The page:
Machine Learning has gained significant popularity and has flourished in the past decade due to the development of scalable computing coupled with access to diverse data sources. Consequently, it has seemed only fitting that the UT Dallas Computer Science department would launch a research center for machine learning. The newly established Center for Machine Learning is housed in the Department of Computer Science within the Erik Jonsson School of Engineering and Computer Science. The mission of the Center for Machine learning is to foster cutting-edge research and development of machine-learning algorithms motivated by challenges from real work domains ranging from precision health to natural language understanding, from biology to social network analysis, and from vision to mobile health. The center’s core team consists of researchers whose expertise lie in relational models, probabilistic modeling, combinatorial optimization, active learning, logic-based learning, human-in-the-loop learning, reinforcement learning, supervised learning, and data mining.
The Center for Machine Learning was established in spring 2019 with members from academia, industry, and international research institutions. The founding members include UT Dallas Computer Science faculty members, Drs. Sriraam Natarajan (Director), Vibhav Gogate (Co-Director), Nicholas Ruozzi, and Gautam Kunapuli. They are accompanied by fellow UT Dallas CS Professors Drs. Sanda Harabaigu, Vincent Ng, Latifur Khan, Benjamin Raichel, Bhavani Thuraisingham, Murat Kantarcioglu, Haim Schweitzer, Dan Moldovan, Ovidiu Daescu, and Gopal Gupta. The center also collaborates with members of industry and academia, these include the Allen Institute of AI, Amazon, SRI International, Los Alamos National Lab, Nuance Communications, University of Texas Southwestern Medical Center, Duke University, Indian Institute of Technology, University of California Irvine, University of Illinois at Urbana-Champaign, University of Wisconsin, University of British Columbia, University of Pennsylvania, Technical University of Darmstadt, Oregon State University, University of Colorado, Washington State University, and the University of Memphis. The Center for Machine Learning is a UT Dallas Computer Science Department entity.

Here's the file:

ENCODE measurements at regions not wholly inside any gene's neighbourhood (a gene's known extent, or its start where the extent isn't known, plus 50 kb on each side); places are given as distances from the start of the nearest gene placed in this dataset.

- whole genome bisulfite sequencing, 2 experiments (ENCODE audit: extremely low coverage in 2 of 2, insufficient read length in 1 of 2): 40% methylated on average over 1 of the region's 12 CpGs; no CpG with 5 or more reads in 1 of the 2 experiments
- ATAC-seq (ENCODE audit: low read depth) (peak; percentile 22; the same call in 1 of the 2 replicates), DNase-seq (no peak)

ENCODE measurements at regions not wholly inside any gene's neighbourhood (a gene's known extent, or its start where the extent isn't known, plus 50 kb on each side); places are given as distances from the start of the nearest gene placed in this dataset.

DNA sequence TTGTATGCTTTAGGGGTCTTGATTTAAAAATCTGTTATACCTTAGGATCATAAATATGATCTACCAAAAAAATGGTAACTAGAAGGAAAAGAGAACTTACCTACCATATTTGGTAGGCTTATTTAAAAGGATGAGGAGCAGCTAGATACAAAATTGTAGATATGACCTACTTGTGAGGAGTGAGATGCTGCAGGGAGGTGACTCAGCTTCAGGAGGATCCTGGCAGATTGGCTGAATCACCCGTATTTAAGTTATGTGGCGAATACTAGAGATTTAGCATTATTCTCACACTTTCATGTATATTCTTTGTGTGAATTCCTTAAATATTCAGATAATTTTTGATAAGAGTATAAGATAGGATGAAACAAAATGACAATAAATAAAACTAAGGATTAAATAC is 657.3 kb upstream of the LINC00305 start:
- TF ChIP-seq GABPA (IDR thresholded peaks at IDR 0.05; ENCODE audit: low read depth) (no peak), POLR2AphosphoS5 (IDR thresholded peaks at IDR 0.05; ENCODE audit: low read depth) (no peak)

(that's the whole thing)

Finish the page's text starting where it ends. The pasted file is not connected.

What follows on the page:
The research emphasis of the center implies it is synergistic with the UT Dallas Human Language Technology Research Institute (HLTRI) and the UT Dallas Cyber Security Research and Education Institute (CSI). Furthermore, the center works to promote outreach and educational activities in machine learning and AI, such as a summer school for students from other universities who are interested in this field. The center promotes education in machine learning at the undergraduate and graduate levels, through core faculty developing and teaching courses in three primary areas: (1) machine learning, (2) artificial intelligence, and (3) advanced machine learning topics including probabilistic graphical models and statistical relational AI.
The center is currently working on various machine learning-related research projects. One of the major thrusts of research being done on machine learning is Explainable AI (XAI) Project funded by the Defense Advanced Research Projects Agency (DARPA) for $1.8 Million, headed by Drs. Vibhav Gogate and Nicholas Ruozzi. This project aims to improve upon current state-of-the-art machine learning techniques (e.g., deep neural networks) that produce models that require a large number of learned parameters and a significant amount of hyper-parameter tuning. Below is a breakdown of current grants by each core member of the Center for Machine Learning:
- Vibhav Gogate: $1,730,909 DARPA (Role: PI, Explainable AI grant with Prof. Nicholas Ruozzi); $550,000 NSF (Role: PI, CAREER), $360,348 NSF (Role: Co-PI, RI Small with Prof. Vincent Ng)
- Nicholas Ruozzi: $1,730,909 DARPA (Role: PI, Explainable AI grant with Prof. Vibhav Gogate); $201,946 NSF (Role: PI, III)
- Sriraam Natarajan: $680,000 NSF (Role: PI; SCH grant with Prof. Kris Hauser), $335,000 NIH (Role: Co-PI; R01 with PI Prof. David Page), $419,002 DARPA (Role: Co-PI, CwC grant with PI Prof. Dan Roth), $100,000 Gift (Role: PI, from Turvo Inc), $79800 Amazon (Role: PI, Faculty Award)